SRS Connection Ends for each instrument and valve. Connections of various types which included flanges, socket type, threaded and Sanitary type Triclamp connections.
Plumbing is all about pipes and fittings. Pipes establish the runs that bring or take water, with fittings controlling and manipulating the flow. Pipes are simple enough: they’re straight, and come in different sizes. Pick the right material and length, and you’re pretty much good to go. Fittings – for a plumber, welder or installer – are much the same. But for the average purchaser, there are a lot of fittings. Some can be perplexing, others downright intimidating once materials and sizing are considered. The sizing we’ll explore in another article; for now, you can learn a little bit about the most common fittings found in your home’s plumbing.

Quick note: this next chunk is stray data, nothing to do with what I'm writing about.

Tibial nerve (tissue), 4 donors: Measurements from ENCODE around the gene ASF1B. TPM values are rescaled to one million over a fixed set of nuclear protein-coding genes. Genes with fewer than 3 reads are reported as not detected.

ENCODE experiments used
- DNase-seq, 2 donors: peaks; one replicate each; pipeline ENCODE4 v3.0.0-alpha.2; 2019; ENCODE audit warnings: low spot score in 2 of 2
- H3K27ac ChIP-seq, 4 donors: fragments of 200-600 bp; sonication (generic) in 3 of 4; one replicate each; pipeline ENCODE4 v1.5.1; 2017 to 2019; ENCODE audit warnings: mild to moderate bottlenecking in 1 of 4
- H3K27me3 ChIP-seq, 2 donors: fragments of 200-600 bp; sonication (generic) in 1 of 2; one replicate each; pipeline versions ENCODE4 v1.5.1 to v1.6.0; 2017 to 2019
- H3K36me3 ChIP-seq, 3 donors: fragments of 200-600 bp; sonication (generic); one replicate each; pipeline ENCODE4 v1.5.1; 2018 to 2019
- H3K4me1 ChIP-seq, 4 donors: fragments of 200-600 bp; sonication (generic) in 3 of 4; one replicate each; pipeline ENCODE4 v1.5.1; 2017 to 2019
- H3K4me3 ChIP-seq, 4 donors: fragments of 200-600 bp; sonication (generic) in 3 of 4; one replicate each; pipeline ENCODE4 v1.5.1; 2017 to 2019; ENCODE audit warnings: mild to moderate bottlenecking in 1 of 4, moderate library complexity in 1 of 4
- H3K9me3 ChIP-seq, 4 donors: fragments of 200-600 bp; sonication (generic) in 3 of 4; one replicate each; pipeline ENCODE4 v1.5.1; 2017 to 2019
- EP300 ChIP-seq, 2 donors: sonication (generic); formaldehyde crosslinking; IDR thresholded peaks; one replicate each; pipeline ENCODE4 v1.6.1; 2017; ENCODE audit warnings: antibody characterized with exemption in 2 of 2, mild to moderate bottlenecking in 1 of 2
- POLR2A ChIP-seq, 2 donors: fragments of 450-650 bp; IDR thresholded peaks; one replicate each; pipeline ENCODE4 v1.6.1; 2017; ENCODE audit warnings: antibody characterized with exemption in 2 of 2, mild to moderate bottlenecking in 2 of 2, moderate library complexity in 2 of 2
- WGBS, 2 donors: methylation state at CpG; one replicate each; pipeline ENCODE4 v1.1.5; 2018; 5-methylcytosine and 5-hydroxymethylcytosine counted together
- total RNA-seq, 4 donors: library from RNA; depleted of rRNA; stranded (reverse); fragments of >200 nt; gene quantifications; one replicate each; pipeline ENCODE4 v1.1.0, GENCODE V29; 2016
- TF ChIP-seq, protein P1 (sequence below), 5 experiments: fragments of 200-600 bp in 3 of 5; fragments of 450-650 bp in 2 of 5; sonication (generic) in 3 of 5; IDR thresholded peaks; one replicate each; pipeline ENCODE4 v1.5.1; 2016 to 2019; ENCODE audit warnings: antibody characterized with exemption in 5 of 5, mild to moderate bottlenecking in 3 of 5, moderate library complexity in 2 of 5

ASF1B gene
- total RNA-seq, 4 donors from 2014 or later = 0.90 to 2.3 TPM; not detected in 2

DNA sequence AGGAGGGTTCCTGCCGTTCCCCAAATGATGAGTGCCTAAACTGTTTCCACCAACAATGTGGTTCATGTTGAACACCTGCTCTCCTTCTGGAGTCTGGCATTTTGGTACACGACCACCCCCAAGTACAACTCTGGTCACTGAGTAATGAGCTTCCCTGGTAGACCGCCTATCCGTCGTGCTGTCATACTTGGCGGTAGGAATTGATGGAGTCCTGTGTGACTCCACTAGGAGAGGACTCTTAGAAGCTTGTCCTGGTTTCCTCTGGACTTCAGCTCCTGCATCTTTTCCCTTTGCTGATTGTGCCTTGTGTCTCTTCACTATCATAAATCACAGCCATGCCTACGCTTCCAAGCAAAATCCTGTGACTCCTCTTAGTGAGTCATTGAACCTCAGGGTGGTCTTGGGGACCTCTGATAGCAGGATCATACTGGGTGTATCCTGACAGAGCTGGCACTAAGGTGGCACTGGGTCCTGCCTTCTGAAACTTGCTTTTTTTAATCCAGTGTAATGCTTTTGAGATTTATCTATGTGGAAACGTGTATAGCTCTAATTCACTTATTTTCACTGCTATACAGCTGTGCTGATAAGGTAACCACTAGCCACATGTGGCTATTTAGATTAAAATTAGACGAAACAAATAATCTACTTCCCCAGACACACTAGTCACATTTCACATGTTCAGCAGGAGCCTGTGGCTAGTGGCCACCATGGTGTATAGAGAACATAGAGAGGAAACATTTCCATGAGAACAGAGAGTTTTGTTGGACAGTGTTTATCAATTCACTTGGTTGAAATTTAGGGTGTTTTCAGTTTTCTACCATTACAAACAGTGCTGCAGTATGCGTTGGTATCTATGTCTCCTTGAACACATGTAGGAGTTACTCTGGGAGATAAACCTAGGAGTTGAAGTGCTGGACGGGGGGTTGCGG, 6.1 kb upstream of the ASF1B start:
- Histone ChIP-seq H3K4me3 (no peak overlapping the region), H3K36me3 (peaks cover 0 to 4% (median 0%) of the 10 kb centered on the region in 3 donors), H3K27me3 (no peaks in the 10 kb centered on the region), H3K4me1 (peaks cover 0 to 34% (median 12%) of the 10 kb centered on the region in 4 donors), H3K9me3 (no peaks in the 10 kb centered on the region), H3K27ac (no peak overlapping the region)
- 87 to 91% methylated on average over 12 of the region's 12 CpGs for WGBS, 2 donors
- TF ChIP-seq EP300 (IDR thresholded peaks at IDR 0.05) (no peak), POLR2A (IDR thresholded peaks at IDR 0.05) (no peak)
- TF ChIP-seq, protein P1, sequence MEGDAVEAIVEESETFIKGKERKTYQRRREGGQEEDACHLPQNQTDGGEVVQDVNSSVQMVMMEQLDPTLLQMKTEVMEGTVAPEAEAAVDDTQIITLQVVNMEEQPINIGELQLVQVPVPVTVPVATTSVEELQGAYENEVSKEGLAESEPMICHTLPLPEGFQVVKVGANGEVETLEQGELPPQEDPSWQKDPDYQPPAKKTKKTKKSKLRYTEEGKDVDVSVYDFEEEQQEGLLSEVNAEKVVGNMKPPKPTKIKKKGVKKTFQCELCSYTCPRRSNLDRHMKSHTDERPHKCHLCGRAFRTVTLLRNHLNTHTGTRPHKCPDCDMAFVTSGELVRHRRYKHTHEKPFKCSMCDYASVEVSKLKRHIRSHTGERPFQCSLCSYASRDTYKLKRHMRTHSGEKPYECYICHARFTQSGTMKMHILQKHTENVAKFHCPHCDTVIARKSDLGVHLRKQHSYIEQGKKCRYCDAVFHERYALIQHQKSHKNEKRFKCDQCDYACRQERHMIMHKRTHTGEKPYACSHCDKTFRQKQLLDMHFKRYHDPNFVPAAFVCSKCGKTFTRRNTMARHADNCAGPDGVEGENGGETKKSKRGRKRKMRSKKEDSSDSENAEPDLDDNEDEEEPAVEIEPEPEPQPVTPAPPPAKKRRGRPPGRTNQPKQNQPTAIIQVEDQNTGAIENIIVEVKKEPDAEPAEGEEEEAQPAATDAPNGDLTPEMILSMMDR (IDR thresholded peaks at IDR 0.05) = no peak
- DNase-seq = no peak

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NPT FLANGED SOCKET This is a threaded connection. In fact, the acronym, NPT, stands for National Pipe Thread Taper. This is a United States standard for all piping and valve threads. Unlike the threading found on a typical bolt, which is straight, tapered threads will actually pull the valve tighter to the pipe during installation. This creates an extremely fluid-tight seal, and is exactly why many plumbing applications utilize this type of connection. The rate of thread taper--in accordance with the ANSI and ASME standard--is 1" of diameter to every 16" of length. A valve with flanged connections is very handy. Some indications would make flanged connections superior to NPT for seal quality, but this is a variable that is dependent on applications and media. Flanges work by bolting together to form a seal between the valve ports and the pipe ends. This connection type accommodates 2 and 3 piece valves, which may be removed from a pipeline without disturbing other connections. The disadvantage of flanged connections is that they are sometimes subject to thermal distortion and shock. Typically used for small pipe diameters (NPS 2 or smaller), a socket weld is basically a recess in either end of a valve into which a pipe end fits. As the name suggests, this type of connection is welded in place, and is for applications where the risk of leakage must be minimized. This type of connection can be used in place of NPT connections, and is very cost efficient. The down side of socket weld connections is that the joining is permanent, making disassembly a lot of work, and that expansion gaps created by a weld can lead to premature corrosion.